Berkeley’s Deadly Intersection To Get Traffic Light

Photo by Chris Lundy

BERKELEY – The intersection of Frederick Drive and Route 9 – which has had three fatalities – will be getting a traffic signal, officials said.

Berkeley officials have been calling for a traffic signal at that intersection for years. However, since Route 9 is a state highway, they had to wait for the state Department of Transportation to approve it.

Mayor Carmen Amato said that every two weeks or so, he would reach out to the state to remind them of the request in order to get a light installed before there was another fatality. The state performed a seven-month study on the intersection.

Berkeley police said there have been three fatalities at that intersection since 1999. A resolution in December of 2015 asking for the traffic light stated that there had been at least 18 motor vehicle accidents, three of which involved pedestrians.

The traffic signal will be one in which a pedestrian can push a button to turn opposing lights red so they can cross. This had been the kind of signal the township officials had asked for.

Berkeley had also asked for additional lighting at the intersection, to help with pedestrian crossings, and a “no left turn” sign to keep people coming out of Frederick from making a left onto Route 9 across oncoming traffic. Both of those requests will be honored as well, Amato said.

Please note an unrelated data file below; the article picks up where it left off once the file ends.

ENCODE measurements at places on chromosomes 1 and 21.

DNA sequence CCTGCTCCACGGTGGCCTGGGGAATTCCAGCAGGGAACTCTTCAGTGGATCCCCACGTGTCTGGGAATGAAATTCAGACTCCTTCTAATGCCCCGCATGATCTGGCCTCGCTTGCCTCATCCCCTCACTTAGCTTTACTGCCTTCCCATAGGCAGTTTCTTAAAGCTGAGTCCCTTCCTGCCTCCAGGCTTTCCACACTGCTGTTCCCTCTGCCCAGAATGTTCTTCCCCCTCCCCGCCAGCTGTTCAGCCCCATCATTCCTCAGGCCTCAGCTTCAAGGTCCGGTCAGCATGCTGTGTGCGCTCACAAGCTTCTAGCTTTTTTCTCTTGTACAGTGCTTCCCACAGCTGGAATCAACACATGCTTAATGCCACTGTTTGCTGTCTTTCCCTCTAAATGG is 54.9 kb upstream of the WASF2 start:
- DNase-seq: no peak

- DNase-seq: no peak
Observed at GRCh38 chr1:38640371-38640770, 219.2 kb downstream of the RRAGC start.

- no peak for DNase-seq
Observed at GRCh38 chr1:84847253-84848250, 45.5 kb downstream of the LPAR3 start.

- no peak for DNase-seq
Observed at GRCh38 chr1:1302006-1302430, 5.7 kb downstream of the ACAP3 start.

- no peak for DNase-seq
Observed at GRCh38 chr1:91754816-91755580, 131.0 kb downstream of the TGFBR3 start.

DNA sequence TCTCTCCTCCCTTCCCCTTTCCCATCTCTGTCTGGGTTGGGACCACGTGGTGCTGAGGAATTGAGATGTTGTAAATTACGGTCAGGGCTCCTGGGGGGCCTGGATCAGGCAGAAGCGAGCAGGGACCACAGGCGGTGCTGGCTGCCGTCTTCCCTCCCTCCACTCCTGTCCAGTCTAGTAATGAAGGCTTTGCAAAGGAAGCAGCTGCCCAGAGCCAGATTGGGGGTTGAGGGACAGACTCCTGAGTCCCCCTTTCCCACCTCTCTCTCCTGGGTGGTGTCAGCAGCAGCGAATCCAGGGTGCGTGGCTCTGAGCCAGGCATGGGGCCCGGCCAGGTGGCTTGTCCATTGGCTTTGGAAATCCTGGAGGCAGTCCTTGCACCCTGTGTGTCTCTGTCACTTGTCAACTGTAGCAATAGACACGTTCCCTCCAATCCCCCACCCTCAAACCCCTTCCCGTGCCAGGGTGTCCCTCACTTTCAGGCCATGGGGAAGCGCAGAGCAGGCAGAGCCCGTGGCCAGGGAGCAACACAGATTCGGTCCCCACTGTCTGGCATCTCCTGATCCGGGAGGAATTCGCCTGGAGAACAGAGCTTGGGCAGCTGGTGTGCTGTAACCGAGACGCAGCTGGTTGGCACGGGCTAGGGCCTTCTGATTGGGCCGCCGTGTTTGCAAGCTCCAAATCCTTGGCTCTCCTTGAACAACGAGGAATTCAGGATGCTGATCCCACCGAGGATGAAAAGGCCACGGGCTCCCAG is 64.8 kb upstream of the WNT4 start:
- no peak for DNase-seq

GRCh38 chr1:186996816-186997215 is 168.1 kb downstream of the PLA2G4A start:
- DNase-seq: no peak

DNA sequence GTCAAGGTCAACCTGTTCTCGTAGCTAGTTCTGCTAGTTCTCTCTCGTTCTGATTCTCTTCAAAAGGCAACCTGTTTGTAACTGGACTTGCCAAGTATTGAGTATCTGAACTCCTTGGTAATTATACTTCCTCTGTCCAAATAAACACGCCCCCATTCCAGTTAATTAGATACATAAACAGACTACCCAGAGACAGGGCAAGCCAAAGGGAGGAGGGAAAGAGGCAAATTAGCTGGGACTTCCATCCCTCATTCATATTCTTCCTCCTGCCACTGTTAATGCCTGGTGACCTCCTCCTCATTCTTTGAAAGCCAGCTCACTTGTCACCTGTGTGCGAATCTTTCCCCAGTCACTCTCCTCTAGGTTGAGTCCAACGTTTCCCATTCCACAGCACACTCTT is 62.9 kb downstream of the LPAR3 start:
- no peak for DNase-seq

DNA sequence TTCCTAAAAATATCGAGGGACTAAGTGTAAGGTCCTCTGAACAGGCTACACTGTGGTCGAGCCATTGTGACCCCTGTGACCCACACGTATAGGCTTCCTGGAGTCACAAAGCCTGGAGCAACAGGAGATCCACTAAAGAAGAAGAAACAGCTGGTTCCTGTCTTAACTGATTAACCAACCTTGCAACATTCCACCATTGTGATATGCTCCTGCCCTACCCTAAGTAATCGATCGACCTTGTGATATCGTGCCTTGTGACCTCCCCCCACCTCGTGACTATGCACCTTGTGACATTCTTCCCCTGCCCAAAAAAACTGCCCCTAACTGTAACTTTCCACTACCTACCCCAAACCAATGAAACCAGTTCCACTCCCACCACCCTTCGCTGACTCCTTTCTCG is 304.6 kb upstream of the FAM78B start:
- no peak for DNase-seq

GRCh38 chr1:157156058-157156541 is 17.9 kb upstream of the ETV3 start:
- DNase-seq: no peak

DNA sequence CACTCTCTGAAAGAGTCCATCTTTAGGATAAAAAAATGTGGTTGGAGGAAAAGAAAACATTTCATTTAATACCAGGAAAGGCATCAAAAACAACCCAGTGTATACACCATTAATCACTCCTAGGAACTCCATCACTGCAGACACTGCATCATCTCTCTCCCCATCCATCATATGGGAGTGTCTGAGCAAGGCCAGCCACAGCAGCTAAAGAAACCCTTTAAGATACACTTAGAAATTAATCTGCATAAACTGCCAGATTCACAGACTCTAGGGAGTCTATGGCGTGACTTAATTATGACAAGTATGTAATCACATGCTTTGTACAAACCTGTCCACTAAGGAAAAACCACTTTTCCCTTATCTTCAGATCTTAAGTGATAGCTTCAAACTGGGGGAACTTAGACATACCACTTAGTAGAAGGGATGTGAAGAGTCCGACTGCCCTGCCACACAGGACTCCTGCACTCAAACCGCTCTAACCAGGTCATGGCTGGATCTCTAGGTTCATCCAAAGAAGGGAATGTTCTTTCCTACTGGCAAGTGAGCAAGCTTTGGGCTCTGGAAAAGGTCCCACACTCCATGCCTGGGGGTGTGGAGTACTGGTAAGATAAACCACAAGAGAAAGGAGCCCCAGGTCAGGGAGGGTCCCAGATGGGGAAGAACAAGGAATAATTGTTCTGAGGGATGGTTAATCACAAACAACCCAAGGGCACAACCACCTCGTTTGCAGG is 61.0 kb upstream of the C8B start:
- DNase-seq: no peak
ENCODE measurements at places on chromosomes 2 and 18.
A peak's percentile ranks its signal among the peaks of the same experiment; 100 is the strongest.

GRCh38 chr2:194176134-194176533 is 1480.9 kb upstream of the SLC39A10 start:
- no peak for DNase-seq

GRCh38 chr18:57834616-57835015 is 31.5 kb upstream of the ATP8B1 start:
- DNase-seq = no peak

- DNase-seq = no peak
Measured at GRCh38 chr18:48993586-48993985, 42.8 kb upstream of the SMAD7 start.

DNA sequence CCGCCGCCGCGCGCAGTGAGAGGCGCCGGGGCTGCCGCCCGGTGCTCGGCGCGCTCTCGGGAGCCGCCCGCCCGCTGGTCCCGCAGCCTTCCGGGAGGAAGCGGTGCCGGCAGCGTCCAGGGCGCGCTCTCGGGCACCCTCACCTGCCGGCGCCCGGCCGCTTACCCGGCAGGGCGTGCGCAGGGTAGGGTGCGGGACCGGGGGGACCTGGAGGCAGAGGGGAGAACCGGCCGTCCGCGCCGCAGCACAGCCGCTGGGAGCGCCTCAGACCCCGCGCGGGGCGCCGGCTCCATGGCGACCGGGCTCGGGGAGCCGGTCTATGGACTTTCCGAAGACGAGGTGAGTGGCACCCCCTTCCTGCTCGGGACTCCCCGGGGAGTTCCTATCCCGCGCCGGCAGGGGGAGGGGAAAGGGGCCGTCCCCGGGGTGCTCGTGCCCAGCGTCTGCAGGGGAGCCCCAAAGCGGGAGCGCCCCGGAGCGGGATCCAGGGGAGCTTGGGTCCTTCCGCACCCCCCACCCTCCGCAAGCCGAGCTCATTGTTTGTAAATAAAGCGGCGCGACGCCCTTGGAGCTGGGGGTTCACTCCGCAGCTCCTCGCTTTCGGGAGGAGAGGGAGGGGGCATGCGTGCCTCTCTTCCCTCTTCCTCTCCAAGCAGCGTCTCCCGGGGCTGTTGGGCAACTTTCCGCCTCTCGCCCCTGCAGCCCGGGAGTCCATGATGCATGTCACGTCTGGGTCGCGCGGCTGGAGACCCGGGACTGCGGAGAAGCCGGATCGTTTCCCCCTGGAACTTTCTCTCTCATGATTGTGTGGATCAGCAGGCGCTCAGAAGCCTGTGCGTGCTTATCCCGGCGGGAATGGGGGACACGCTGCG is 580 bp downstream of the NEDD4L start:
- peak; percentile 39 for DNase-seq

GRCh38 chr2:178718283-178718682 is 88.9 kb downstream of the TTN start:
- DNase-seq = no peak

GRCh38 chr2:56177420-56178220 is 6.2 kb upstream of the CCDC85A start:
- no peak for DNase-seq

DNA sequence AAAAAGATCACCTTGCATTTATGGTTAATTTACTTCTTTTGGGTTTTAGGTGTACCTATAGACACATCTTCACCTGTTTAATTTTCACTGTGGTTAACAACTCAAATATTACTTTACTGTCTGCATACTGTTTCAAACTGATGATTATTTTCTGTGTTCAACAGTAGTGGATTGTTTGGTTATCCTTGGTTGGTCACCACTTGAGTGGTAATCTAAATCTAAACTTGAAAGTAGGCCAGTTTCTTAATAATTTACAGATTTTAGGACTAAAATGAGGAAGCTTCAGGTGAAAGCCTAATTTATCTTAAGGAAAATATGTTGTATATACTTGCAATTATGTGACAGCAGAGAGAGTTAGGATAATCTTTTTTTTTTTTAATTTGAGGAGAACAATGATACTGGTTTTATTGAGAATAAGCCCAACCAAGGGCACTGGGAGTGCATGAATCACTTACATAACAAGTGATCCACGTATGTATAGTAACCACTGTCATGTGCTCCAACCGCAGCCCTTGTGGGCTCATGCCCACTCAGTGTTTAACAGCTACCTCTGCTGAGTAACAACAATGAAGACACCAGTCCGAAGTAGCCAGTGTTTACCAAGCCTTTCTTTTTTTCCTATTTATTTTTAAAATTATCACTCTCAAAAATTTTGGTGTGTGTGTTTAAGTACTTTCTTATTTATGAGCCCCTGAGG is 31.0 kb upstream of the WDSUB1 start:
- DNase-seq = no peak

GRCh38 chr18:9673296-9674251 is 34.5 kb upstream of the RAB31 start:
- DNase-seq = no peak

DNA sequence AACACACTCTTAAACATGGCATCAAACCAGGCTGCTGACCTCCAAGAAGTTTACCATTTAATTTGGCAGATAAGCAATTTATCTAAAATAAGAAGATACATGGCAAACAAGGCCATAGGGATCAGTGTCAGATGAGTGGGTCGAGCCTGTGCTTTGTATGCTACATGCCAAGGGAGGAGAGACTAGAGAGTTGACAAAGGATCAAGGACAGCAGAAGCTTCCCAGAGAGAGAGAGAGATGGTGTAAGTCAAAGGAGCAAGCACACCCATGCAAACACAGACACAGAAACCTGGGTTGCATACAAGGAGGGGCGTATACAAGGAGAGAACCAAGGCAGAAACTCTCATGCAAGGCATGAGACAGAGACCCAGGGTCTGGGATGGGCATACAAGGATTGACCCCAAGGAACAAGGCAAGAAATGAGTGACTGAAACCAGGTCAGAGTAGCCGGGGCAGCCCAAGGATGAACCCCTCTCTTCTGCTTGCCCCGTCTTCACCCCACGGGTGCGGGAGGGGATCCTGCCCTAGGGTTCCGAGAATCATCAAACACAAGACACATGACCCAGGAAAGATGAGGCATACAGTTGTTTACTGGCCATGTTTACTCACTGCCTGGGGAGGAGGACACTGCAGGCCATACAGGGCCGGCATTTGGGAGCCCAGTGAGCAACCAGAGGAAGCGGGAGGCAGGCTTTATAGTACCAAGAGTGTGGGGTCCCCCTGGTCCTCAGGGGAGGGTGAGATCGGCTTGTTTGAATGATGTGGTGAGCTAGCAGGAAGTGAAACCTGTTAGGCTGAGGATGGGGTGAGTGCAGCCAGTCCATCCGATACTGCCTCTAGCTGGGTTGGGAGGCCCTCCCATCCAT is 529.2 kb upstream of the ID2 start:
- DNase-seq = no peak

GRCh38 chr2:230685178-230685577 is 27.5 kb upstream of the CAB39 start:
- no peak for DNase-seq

Photo by Chris Lundy

The township will incur 25 percent of the cost of installing the light, Amato said. Although the exact amount is not known, the township has had money set aside for this project to be ready to go as soon as the state gave its approval. The estimated amount for Berkeley’s share in 2015 was about $40,000.

The timeline for the project is unknown at this time. The DOT did not answer requests for information on a timeline as of deadline.

A spokesman for the DOT said in 2015 that the state has done work at that intersection in the past and would continue to do so. For example, in 2009, the DOT installed high visibility crosswalks, ramps for people with disabilities, and additional signage.

At one point in the discussion, the project became halted when there was an issue with the Transportation Trust Fund. Gov. Chris Christie halted many “non-essential” projects until the Transportation Trust Fund could be funded. He and Senate lawmakers were at odds on how to do this.